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"Consequently nothing is of greater importance to a person than knowing what the truth is." Swedenborg

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Alan Cresswell

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quote:
Originally posted by LeRoc:
quote:
A Feminine Force: I think it's like being a writer.
I like the idea that when you're a very good writer, the characters take up a life of their own.
I have a friend who is writing her first novel. I doubt she would describe herself as a good writer, much less very good, but in talking to her a few months ago she said that she knew how her novel would end, but she was constantly being surprised by some of the things her characters did on the way.

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Don't cling to a mistake just because you spent a lot of time making it.

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que sais-je
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quote:
Originally posted by mr cheesy:
quote:
Originally posted by Boogie:
There's nothing wrong with enjoying doing good. In fact, you will do it with a much better attitude if you love your voluntary work.

I'm sure God loves all her voluntary work [Big Grin]

There is everything wrong with voluntourism.....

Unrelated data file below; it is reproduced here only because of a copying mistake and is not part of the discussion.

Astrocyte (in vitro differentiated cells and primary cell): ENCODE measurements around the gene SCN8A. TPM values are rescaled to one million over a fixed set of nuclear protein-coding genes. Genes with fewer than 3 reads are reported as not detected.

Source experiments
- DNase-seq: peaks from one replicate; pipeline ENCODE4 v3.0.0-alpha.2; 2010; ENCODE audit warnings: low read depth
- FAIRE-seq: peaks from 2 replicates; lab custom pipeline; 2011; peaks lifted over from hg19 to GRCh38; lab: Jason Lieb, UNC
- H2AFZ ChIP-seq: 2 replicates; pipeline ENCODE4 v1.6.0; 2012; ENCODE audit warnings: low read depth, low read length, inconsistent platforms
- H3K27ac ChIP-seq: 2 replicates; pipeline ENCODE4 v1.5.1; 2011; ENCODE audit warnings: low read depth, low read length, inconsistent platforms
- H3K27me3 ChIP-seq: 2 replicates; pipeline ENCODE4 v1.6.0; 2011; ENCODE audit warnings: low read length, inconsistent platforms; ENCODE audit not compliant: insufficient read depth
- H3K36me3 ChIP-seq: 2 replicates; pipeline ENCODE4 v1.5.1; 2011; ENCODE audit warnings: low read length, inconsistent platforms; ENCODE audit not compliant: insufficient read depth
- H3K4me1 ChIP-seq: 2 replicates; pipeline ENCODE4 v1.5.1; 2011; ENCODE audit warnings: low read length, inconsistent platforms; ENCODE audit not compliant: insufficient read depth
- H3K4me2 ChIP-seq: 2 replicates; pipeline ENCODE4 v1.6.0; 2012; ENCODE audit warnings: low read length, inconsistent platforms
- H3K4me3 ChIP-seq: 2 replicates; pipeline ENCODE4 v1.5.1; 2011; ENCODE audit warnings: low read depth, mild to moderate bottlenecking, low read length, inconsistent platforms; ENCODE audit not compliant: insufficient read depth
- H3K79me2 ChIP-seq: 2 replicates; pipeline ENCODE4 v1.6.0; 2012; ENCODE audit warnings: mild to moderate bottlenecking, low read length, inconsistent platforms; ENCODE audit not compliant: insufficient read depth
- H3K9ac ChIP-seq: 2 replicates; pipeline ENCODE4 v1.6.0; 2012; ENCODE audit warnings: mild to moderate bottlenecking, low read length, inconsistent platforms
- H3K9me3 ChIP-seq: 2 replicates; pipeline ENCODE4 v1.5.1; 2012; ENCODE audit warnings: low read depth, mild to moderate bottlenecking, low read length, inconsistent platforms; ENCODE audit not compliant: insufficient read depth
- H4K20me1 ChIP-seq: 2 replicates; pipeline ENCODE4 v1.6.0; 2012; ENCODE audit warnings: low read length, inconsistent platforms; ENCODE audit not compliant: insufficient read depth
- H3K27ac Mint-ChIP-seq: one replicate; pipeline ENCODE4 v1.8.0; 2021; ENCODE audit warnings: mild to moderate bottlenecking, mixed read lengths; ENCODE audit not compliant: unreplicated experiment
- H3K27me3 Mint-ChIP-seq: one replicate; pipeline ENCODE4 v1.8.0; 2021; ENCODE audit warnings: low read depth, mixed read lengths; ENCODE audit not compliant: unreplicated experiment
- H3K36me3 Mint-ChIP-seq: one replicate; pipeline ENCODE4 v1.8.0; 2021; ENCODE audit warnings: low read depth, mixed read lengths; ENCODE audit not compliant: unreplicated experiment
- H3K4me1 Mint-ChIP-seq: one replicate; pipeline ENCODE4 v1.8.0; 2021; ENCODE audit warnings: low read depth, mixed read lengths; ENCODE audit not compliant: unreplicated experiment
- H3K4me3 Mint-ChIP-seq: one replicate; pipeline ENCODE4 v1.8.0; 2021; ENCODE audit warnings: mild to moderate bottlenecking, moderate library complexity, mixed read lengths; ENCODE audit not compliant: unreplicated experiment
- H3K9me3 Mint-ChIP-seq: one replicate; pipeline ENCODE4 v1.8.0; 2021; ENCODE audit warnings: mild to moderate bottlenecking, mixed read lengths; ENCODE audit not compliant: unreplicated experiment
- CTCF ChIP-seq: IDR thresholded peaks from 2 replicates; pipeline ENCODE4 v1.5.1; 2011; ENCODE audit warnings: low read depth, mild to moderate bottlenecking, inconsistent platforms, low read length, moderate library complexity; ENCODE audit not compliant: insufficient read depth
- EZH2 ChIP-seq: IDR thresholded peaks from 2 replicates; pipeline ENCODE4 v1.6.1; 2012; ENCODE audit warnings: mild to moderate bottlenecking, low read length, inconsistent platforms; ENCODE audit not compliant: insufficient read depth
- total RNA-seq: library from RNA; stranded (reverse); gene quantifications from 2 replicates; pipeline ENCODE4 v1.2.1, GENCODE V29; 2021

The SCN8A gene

I've never understood this. I make my wife a cup of tea knowing she's thirsty. I can't help feeling pleased my wife is more happy.

Have you found a way of living with a person which involves not feeling good about them feeling good, not wanting to make them happy unless you think it won't make you happy?

Rum old life that seems to me.

I'm with boogie.

PS to boogie: I've just agreed to sponsor a guide dog puppy - thanks for giving me the idea. It make me feel good so I guess it's a bad thing.

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"controversies, disputes, and argumentations, both in philosophy and in divinity, if they meet with discreet and peaceable natures, do not infringe the laws of charity" (Thomas Browne)

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Brenda Clough
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That's the other reason there is evil in the world. Because the characters have free will. If they don't have free will, they're not really alive. And you can see it, on the screen or on the page. (Peter Jackson, looking at you and your CGI elves.) It is better for them to be alive, and possibly evil, than puppets. Why? Because it's a better work, when they're alive.
I wonder if that is not the answer to many of these questions. The work is better, and God's goal is to make it better. And He doesn't count the cost, to do it.

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no prophet's flag is set so...

Proceed to see sea